That's only the Facade. Behind the facade you will find a landscape of elegant classes, see the API for advanced usage/more information. The API closely resembles the interface of the facade class.
If you're not planning to swap frameworks regularly you can rely on the easy-to-use static facade functions like R::dispense() and R::load() etc. People often complain about static methods but in reality many of those so-called pure OOP style projects tend to become heaps of powerless miniature objects and countless wirings. I don't believe that works very well.
Because I believe the best way to prevent race conditions is to use database transactions. RedBeanPHP offers simple functions to use transactions: R::begin(), R::commit() and R::rollback(). All you need to do is bundle your related queries together in a transaction by wrapping them in a begin-commit block. Not familiar with transactions yet? Read about Transactions on Wikipedia or read this discussion on StackOverflow.
RedBeanPHP is distributed as one file to ease installation and deployment. The build script called Replica compiles the RedBeanPHP class files to one file. So in reality, RedBeanPHP is not one file, read more about Replica.
RedBeanPHP is being developed quite actively by me and the RedBeanPHP community.
Depends. RedBeanPHP is being developed in a very careful way. I try to keep RedBeanPHP clean yet comfortable. It's tempting to implement lots of features but that would make RedBeanPHP bloated. Feel free to write your own plugin or fork the project.
You can use Replica to strip all modules and plugins you don't need. The default distribution is not bloated but you can compile a lighter RedBeanPHP by using the Replica build tool.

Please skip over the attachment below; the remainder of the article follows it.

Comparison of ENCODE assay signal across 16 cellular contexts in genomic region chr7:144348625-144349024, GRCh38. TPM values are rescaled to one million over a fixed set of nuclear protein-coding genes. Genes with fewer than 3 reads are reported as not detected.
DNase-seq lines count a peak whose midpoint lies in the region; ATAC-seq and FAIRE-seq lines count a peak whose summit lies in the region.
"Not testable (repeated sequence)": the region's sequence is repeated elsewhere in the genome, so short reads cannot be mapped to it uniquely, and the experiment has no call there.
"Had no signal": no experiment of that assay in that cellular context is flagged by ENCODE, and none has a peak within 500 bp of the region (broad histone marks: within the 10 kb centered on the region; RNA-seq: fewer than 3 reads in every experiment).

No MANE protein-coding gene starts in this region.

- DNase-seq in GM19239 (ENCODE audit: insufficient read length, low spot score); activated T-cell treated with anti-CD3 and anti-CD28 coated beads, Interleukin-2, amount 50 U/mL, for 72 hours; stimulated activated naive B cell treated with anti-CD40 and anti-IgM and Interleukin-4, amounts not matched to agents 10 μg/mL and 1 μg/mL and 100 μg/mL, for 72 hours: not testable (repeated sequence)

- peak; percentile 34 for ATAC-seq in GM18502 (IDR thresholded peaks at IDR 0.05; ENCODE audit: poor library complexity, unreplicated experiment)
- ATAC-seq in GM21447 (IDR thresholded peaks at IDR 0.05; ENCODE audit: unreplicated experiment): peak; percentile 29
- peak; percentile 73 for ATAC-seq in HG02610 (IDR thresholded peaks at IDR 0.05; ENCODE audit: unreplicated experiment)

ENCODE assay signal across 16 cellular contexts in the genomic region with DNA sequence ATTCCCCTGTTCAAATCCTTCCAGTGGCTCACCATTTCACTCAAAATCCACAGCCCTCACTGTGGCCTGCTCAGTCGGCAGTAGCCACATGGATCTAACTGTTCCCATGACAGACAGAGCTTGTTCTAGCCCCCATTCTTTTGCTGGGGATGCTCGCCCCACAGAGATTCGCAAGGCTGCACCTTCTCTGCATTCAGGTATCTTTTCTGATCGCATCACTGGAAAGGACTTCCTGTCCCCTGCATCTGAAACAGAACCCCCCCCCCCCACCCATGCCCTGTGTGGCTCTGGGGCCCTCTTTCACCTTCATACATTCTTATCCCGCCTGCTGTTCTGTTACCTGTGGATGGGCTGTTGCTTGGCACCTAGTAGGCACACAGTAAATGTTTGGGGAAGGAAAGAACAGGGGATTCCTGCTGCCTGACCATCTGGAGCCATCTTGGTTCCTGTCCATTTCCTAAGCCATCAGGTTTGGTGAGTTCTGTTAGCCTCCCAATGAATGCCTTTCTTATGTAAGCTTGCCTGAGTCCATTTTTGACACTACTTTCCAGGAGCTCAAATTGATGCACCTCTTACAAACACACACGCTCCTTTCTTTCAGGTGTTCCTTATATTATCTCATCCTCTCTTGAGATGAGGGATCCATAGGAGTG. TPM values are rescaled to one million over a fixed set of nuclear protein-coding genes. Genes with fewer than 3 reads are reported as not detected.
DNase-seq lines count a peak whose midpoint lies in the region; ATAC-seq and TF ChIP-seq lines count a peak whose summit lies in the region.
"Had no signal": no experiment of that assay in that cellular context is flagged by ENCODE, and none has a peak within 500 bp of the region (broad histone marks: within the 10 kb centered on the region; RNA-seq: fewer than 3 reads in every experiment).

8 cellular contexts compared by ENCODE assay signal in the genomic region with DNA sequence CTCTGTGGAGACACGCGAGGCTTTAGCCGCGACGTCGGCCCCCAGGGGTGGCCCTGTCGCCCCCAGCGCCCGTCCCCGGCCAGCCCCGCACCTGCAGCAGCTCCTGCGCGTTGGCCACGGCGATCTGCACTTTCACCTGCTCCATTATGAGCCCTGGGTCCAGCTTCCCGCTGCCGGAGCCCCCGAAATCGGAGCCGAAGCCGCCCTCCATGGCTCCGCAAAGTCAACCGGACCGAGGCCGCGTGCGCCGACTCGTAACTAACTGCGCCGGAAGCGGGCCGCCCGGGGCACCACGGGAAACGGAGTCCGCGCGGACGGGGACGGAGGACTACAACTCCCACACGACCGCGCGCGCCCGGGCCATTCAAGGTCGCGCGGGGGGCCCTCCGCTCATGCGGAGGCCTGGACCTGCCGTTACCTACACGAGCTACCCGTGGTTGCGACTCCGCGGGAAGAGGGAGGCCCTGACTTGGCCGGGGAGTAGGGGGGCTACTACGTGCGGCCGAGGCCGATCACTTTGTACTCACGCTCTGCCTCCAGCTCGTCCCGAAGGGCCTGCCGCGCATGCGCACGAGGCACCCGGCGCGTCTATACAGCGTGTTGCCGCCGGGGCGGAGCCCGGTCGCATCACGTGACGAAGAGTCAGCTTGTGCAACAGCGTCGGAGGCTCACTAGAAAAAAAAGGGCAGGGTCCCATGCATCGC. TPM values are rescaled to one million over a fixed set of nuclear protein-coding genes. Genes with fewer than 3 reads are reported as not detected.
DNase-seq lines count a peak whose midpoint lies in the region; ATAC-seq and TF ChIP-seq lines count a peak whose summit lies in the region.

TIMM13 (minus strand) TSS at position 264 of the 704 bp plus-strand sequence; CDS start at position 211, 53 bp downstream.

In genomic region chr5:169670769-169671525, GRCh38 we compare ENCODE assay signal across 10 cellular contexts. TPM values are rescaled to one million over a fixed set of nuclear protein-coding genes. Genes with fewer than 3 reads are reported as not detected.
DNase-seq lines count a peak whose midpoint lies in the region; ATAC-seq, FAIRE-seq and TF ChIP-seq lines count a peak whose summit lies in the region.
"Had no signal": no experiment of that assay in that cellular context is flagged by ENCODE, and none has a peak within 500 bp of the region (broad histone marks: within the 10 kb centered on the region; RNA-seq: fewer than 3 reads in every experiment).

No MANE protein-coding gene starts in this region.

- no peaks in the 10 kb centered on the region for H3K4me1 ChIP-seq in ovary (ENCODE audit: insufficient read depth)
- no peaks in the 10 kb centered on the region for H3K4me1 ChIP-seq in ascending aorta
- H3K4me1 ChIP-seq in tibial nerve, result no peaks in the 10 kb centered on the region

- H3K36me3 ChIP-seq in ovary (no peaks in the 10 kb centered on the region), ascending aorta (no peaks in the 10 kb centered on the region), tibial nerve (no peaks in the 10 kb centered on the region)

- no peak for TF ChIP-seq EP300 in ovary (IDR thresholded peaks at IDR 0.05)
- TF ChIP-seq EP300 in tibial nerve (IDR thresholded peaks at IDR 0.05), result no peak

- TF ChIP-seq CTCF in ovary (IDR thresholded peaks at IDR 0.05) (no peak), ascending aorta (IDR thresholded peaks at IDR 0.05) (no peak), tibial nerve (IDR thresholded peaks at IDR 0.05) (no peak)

The idea of RedBeanPHP is to generate a useable and queryable
schema based on your code and without any configuration.
Custom table mappings don't fit very well in this model.
However there are other reasons as well. Many so called
power features like deep-copy have to make assumptions about database
layout and table naming conventions. They can of course use
some kind of configuration file to figure things out, but hey the whole
idea of RedBeanPHP was NOT to use configuration!
In the past RedBeanPHP had a bean formatter for custom mappings, this functionality does not exist anymore. If you still require custom mappings, for instance to use RedBeanPHP with existing schemas you might want to try to use VIEWS. Simply map the views to your tables. If you only change table names and column names your views can be used for updates as well. Although not a perfect solution we have received some positive feedback about this approach.
I do not believe in portable query languages or database independent query builders. The whole point of selecting a database is to choose the system that provides the most useful features. A portable query language by definition can't use database specific features, so you simply get the worst of all. Just dare to choose your the database system that fits the best for the task at hand.
Underscores ARE allowed in property names, just not in type names. RedBeanPHP uses underscores to denote relationships among beans. Uppercase characters cause problems on different operating system platforms. These characters have one further disadvantage; because programmers like me are often lazy, they get overused to form ambiguous words. The English vocabulary is quite big and you should better be creative and find the best word for the concept your bean or model describes. For instance; instead of "user_project" or "ProjectUsr" you can use "participant". This makes your database prettier and easier to read as well.
Note that RedBeanPHP 3.4+ supports so-called beautiful column names, this will turn camelCased column names in underscored_column_names. You can turn this feature off as well. For more information please consult the RedBeanPHP documentation on how to create and store beans.
RedBeanPHP Easy ORM for PHP © 2014 Gabor de Mooij and the RedBeanPHP community - Licensed New BSD/GPLv2